United States of America, Appellant, v. David B. Charnay, Chester C. Davis and Robert A. Maheu, Appellees., 577 F.2d 81 (9th Cir. 1978)
John J. Klein, Asst. U. S. Atty. (argued), Reno, Nev., for appellant.Sherwin J. Markman (argued), Washington, D. C., for appellees.Appeal from the United States District Court for the District of Nevada.Before HUFSTEDLER, SNEED and KENNEDY, Circuit Judges.KENNEDY, Circuit Judge:This case comes before us a second time on an appeal by the Government. The appeal is again from an order dismissing the indictment, but on grounds quite distinct from those previously considered. We affirm the ruling of the district court.The charges in the indictment and the nature of the prosecution are set forth in our previous opinion. United States v. Charnay, 537 F.2d 341 (9th Cir.), cert. denied, 429 U.S. 1000, 97 S.Ct. 528, 50 L.Ed.2d 610 (1976). There we reversed an order of the district court dismissing the case, holding that the indictment was sufficient to support charges for substantive violations of the federal securities law and the wire fraud statute, and for conspiracy.Upon remand from this court, the trial was set for March 14, 1977. Four days before the trial was to begin, the Government moved for a continuance, representing that it had been unable to serve a subpoena upon a critical witness named Crockett, or even to discover where Crockett was. At the hearing on the motion to continue, the court ascertained that the Government had been seeking Crockett since January and that it did not believe that it could go to trial without him.It was anticipated that the trial would extend for a month or more, and that the issues would be complex. Counsel for one of the defendants represented that he had spent nearly a thousand hours preparing for the trial and that a significant portion of that preparation would be duplicated if a continuance were granted for thirty or forty-five days.The following colloquy occurred between the court and Mr. Semenza, the United States attorney:THE COURT: So if I made an order vacating the trial and gave you forty-five days to locate Mr. Crockett and obtain his assurance of his presence here for trial and you are unable to do so, would be willing to dismiss the indictment?(PROSECUTOR): I don't think I would go that far, your Honor.THE COURT: Why not, if he is crucial?(PROSECUTOR): I might try to attempt to get certain documents in, your Honor. I doubt if I could do so. I would think at that point if Mr. Crockett is unavailable, we would have to probably dismiss.THE COURT: I gather maybe you think the Department of Justice might complain if you made a concession, but you are willing to agree that if I made that a condition of this continuance, it would be a reasonable condition?(PROSECUTOR): I don't always get along with the Department of Justice's recommendations, your Honor. Obviously, we would have to abide by the condition the Court set.Record, vol. II, at 17-18. After further discussion, the court and counsel made the following statements on the record:THE COURT: I think the Government has used due diligence in attempting to obtain the presence of the witness George Crockett. I find on representation of the United States Attorney that he is absolutely essential to the presentation of the Government's case, and that it cannot be tried without him. In order to accommodate defense counsel with respect to their conflicting trial settings, and also with respect to their feared lapses of memory with respect to the preparation that they have undertaken, I will vacate the trial setting for March 14th and reschedule the case for trial on April 18th at 9:30 o'clock.(DEFENSE COUNSEL): Your Honor, can we go forward with the pretrial conference at this time?THE COURT: Yes. We will have a pretrial conference in this case at 1:30 on April 15th. If at that time the Government is unable to assure the Court that George Crockett will be available as a witness at the scheduled trial, the indictment will be dismissed. . . .THE COURT: Now, if you don't like those conditions, Mr. Semenza, we will go to trial on Monday. So you can say so now one way or the other.(PROSECUTOR): I didn't object to them.Id. at 23-24.The trial having been continued until April 18, a pretrial conference was held on April 15. At that time the Government moved for a further continuance because Crockett was still unavailable. The United States attorney related that the Government had made diligent efforts to locate the witness. There was some speculation, unsupported by testimony or affidavits, that Crockett was "floating somewhere off the San Carlos port area in Mexico in his 26-foot cabin cruiser," and that he had "no intention of returning to the San Carlos area until . . . after the indictment in this case has been dismissed." The United States attorney conceded that the continuance was sought "without the reasonable assurance that we will ever be able to compel the attendance of Mr. Crockett." The court denied the motion for a continuance, stating that the motion was requested without reference to a specific future trial date and without any assurance that the presence of the essential witness could be procured in a reasonable time. When the request for continuance was denied, the court, on motion of the defendants, dismissed the indictment pursuant to rule 48(b) of the Federal Rules of Criminal Procedure, finding that there had been an unnecessary delay in bringing the defendant to trial.1The decision whether to continue a trial to enable a party to procure an absent witness rests in the sound discretion of the trial court and will not be disturbed on appeal absent a clear showing that such discretion has been misused. United States v. Thompson, 559 F.2d 552, 553 (9th Cir.), cert. denied, 434 U.S. 973, 98 S.Ct. 528, 54 L.Ed.2d 464 (1977); Powell v. United States, 420 F.2d 799, 801 (9th Cir. 1969). The district court did not abuse its discretion in denying the Government a second continuance. The inability of the prosecution to give any assurance that it could produce Crockett in a reasonable period of time would be, in the circumstances here, an adequate ground for denying the motion. See United States v. Brandenfels, 522 F.2d 1259, 1262-63 (9th Cir.), cert. denied, 423 U.S. 1033, 96 S.Ct. 564, 46 L.Ed.2d 406 (1975). And here there were other considerations as well. Unexpected delays in a trial date must be accepted on some occasions, as both the bar and the bench know from painful experience. Nevertheless, the court which hears the request for a continuance should consider the hardship to counsel and clients when time spent in preparation would be wasted and adjustments which adversely affect other professional commitments would be required. These factors, as well as the fear and anxiety of the defendants facing a criminal trial, properly were considered by the trial court, both when the first continuance was granted and when the request for the second one was denied.Turning to the dismissal of the indictment, we have recently outlined the standards for evaluating the propriety of a dismissal with prejudice under rule 48(b). In United States v. Simmons, 536 F.2d 827 (9th Cir.), cert. denied, 429 U.S. 854, 97 S.Ct. 148, 50 L.Ed.2d 130 (1976), this court stated that the power to dismiss "should be utilized with caution, and only after a forewarning to prosecutors of the consequences." Id. at 836. See also United States v. Towill, 548 F.2d 1363, 1369-70 (9th Cir. 1977). When the first continuance was granted, the judge gave clear and express warning to the Government of the consequences attendant on any further failure to proceed with the trial. The Government indicated its understanding of the court's warning that it would order the case dismissed if the prosecution was not prepared to proceed on the date as extended. In dismissing the case, the trial court exercised its discretion in a sensitive and careful manner, after it had given earlier a precise warning of the situation the Government would face if it made a further request to continue the trial. In these circumstances the court exercised all the requisite caution, and it was entirely proper for it to dismiss the indictment pursuant to rule 48(b). Indeed, on this record, we doubt that any other prudent course was open to the trial judge.AFFIRMED.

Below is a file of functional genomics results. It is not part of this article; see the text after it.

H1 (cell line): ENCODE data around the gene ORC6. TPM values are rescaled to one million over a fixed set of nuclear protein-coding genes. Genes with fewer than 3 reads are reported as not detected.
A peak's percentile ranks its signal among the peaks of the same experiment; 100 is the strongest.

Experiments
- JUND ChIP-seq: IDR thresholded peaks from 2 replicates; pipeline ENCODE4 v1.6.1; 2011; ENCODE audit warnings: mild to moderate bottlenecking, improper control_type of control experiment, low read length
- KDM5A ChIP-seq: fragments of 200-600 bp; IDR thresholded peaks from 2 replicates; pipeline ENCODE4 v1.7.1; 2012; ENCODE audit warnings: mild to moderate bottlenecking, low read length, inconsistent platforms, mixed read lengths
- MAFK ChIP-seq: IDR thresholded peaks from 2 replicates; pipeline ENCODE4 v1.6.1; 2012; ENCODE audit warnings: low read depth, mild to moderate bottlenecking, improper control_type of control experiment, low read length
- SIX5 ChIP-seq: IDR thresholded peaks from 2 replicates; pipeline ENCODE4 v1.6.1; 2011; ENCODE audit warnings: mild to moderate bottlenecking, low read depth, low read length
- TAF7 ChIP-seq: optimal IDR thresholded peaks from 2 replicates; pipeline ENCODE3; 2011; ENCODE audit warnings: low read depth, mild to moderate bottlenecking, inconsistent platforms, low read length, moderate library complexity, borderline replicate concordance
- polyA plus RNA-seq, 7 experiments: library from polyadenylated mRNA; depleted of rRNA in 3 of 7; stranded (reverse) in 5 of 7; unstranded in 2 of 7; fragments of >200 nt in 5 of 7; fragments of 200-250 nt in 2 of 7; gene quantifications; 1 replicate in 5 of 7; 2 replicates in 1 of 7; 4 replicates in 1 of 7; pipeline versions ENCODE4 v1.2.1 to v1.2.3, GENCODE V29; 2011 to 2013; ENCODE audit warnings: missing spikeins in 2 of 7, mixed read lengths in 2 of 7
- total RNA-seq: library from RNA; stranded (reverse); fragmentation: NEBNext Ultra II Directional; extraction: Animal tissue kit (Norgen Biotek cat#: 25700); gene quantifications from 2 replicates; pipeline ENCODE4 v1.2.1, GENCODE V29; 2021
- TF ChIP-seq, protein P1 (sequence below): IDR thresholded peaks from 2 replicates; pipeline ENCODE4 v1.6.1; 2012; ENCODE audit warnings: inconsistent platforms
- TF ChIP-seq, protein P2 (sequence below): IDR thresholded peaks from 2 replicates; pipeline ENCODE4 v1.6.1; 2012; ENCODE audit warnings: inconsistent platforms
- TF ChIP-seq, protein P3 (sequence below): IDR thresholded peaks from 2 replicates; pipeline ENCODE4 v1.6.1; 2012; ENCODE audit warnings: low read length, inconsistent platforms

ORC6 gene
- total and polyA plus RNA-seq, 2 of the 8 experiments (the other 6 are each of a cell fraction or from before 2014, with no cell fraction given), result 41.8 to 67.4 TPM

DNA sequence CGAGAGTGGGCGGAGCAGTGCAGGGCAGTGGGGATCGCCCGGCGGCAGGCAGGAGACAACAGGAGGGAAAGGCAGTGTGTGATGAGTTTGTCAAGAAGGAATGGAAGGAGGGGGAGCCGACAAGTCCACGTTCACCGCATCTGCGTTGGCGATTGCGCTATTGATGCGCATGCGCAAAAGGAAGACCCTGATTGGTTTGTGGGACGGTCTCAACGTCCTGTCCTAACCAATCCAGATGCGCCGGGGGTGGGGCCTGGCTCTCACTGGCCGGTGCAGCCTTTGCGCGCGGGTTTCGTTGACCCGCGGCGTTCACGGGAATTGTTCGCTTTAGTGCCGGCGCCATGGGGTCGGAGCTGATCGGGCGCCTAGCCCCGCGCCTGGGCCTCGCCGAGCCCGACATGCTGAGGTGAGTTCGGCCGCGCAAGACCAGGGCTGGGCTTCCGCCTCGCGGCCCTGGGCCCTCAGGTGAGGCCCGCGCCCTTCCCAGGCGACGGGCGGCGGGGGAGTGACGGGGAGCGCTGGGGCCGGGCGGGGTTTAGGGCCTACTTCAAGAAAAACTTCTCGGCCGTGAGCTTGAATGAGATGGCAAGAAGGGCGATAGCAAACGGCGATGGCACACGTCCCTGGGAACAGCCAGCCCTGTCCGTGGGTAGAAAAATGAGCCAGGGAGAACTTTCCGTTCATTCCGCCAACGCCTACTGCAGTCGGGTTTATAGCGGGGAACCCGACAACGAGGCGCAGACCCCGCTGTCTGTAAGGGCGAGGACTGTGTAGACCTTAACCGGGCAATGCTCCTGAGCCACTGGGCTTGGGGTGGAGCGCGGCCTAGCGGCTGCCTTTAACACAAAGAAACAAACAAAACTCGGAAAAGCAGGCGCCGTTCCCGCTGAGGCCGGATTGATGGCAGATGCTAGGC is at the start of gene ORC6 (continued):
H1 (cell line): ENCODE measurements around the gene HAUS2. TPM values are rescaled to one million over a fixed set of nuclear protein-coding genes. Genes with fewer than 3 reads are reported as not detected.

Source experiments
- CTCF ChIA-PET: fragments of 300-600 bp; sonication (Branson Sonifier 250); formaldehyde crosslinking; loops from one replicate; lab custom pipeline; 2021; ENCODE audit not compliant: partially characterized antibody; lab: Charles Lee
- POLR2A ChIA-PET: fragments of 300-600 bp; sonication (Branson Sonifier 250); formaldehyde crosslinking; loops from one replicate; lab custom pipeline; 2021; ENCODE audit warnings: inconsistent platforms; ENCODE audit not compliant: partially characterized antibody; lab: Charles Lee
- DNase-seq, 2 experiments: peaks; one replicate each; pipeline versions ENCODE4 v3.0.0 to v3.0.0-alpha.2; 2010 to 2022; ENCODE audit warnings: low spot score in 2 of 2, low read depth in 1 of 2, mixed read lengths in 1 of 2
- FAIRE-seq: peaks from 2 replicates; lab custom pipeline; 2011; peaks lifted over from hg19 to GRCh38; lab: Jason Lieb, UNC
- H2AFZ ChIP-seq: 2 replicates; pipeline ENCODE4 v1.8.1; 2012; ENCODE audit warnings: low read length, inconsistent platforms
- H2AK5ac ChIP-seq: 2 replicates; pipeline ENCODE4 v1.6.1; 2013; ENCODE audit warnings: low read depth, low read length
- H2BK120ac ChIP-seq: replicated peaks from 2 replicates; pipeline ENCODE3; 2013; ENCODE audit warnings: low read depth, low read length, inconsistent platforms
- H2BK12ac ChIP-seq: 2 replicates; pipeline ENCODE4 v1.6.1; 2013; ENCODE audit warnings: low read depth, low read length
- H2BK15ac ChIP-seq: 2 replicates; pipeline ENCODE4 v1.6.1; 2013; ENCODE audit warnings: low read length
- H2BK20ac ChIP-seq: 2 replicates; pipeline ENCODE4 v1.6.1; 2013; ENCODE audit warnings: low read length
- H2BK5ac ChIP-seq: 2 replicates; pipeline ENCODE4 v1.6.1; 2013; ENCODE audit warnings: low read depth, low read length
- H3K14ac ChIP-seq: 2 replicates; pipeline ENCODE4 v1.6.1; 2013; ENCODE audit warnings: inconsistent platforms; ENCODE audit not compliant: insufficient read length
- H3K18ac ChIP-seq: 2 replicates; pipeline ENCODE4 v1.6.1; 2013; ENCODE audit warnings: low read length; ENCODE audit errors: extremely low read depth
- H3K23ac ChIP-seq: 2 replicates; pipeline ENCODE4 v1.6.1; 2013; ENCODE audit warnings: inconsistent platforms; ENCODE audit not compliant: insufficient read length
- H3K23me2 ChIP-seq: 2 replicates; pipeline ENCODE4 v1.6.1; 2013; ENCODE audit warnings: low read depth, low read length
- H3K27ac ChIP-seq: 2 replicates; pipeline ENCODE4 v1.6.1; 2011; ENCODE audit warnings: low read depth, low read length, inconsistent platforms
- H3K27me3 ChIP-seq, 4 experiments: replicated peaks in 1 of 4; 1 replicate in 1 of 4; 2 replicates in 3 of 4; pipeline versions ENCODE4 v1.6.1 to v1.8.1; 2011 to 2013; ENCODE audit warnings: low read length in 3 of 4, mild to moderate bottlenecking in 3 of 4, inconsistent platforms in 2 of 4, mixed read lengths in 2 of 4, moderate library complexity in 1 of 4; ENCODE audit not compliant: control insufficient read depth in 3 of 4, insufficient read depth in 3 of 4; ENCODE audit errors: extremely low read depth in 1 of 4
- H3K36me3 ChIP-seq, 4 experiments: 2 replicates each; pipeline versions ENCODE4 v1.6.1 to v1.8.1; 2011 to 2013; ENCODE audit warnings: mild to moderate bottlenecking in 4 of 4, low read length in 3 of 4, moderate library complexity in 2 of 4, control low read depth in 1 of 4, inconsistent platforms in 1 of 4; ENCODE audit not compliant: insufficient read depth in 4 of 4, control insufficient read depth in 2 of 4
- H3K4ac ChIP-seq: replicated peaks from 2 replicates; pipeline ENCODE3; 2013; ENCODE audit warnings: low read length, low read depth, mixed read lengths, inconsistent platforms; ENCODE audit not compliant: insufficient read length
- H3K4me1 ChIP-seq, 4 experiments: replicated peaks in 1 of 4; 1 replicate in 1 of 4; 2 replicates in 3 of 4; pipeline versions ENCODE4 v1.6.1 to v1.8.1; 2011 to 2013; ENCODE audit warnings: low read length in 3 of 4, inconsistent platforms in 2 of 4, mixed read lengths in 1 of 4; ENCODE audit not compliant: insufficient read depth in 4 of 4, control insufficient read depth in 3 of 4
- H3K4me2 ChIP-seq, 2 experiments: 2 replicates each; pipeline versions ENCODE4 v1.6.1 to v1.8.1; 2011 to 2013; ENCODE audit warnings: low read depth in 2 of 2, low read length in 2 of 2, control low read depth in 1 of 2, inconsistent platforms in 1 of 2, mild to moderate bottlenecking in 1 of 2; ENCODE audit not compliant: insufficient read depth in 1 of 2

1 Although the court did not indicate that the dismissal of the indictment was with prejudice, the dismissal had that effect since the applicable statute of limitations had run and consequently the defendants could not be reindicted